at 9:00 in the morning — it was as though the apocalypse had happened.
There were very few people on the street, and the shops were all closed.
Even the square in the middle of the town that had been so lively the
night before, full of curiously bold and overblown statues and fountains lit
up dramatically to evoke the nation, was quiet and mildly unimpressive, as
though they needed dramatic lighting and many jostling people to be
effective. But on the other side of that we fell into the old town, and it
was a little more lively there, but not so much that a stray cat couldn’t sit
at a table at a cafe, licking  itself contentedly and still be served
no coffee, and the streets were delightful in that way they can be when
they are clearly very old and were made for human traffic long before the
idea of a car existed in everyone’s mind. We poked around and found somewhere
to have a coffee, and then Josef had to head back to the hotel to catch
his ride to the airport to return to The Czech Republic. 

So Martin and I
wandered around a little more and I bought some postcards with the small
amount of cash I had left; Martin bought some souvenirs for his kids. We left
the old town and stood in a little raised parkette that was devoid of
people but full of the sound of a cat we couldn’t see bemoaning something.

Moving on we looked at more “state maintenance” statues and monuments, and
noted how state buildings and monuments were pristine and kept up while
other buildings, often neighbouring buildings to the state buildings, were
not. It was all very curious to see. I had been carrying around with me a
parcel that I’d brought with me from Canada containing a contract and a
copy of a novel we had sold into the Macedonian market to a small publisher
called Feniks — I had thought I’d mail it when visiting, but when I
discovered that their address was very close to the hotel we were staying
at, I decided to try to drop it off and failing that find a post office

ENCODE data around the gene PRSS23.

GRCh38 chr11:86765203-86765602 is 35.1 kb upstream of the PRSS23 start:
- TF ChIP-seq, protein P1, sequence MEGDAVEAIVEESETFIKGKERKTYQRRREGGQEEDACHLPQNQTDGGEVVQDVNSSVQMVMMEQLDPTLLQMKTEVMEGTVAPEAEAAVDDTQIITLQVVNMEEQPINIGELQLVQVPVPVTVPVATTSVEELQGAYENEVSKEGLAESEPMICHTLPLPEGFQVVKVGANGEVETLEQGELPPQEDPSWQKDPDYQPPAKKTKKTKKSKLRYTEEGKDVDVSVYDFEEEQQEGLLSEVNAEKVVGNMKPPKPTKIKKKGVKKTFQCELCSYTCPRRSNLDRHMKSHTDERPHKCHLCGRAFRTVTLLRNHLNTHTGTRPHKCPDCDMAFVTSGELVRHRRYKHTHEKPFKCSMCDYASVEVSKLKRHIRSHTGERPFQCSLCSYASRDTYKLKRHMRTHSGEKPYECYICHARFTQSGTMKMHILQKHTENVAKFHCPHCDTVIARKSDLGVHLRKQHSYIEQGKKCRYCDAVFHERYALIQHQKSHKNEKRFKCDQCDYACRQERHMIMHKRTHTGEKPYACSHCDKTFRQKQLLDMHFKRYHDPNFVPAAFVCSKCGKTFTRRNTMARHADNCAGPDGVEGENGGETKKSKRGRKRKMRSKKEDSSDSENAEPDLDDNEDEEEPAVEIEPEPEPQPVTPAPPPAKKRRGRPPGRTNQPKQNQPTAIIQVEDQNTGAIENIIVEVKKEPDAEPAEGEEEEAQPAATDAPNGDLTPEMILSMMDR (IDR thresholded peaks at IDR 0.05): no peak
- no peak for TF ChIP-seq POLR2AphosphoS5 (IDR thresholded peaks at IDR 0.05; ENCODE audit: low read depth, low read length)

to mail it. There was time so we started heading that way on our way back
to the hotel. Finding the address was easy enough, but the building was
locked up and there seemed to be no sign of the publisher anywhere. We
were going to give up when an older gentleman came out of the
building carrying a few sacks of what seemed to be toys and we asked if he
knew of Feniks and he replied, speaking in a slow and careful English that
he knew the people who ran it. But today was a holiday and everything was
closed (including post offices) and people were away. He introduced himself
as Tomislav and invited us up to his apartment where he said we could find
their phone number and call them — maybe they would be able to meet us. So
we went with him up to his apartment on the fourth floor and we managed to
figure out how to call the publisher and I spoke with her and she was very
surprised to hear from me. She was away for the day but we made arrangements
for Tomislav to hold the package for her until she was back from holiday. And
then he said that business was over, so we should have a drink, and he
went away for a minute and came back with three glasses, ice, and whiskey.
We had a drink and talked — he showed us pictures of his family, his wife
and daughter and grandson, and told us about his summer home in Ohrid and his